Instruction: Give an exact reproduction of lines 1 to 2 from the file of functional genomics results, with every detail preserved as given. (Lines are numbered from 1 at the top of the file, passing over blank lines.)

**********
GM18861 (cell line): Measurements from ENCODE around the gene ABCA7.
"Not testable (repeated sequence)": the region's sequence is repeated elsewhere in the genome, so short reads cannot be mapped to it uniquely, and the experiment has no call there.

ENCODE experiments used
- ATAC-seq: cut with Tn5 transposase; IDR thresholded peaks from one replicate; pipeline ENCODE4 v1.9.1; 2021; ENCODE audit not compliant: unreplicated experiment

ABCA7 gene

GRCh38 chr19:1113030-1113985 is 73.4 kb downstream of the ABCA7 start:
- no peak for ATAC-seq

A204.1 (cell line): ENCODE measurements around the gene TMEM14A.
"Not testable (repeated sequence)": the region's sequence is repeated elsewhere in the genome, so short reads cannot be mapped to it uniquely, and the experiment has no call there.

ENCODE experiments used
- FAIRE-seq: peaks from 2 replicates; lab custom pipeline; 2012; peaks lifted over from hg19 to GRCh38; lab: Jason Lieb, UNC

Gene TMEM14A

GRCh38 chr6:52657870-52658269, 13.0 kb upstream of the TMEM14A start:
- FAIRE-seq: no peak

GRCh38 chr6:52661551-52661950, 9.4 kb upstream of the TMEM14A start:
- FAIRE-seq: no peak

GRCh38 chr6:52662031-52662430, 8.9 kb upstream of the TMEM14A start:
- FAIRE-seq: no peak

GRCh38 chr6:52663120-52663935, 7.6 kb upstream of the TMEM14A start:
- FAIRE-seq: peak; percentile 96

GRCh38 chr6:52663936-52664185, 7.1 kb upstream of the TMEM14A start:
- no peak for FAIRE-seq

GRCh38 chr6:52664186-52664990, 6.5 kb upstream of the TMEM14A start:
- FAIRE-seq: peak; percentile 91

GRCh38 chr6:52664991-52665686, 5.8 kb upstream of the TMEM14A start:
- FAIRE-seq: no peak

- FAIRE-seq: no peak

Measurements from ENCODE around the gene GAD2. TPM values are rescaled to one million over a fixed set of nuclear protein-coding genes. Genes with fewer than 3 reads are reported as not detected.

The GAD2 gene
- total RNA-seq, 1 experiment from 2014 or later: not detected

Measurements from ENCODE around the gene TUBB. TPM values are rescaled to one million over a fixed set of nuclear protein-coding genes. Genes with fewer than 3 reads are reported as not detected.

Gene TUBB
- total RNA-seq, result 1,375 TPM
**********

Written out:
GM18861 (cell line): Measurements from ENCODE around the gene ABCA7.
"Not testable (repeated sequence)": the region's sequence is repeated elsewhere in the genome, so short reads cannot be mapped to it uniquely, and the experiment has no call there.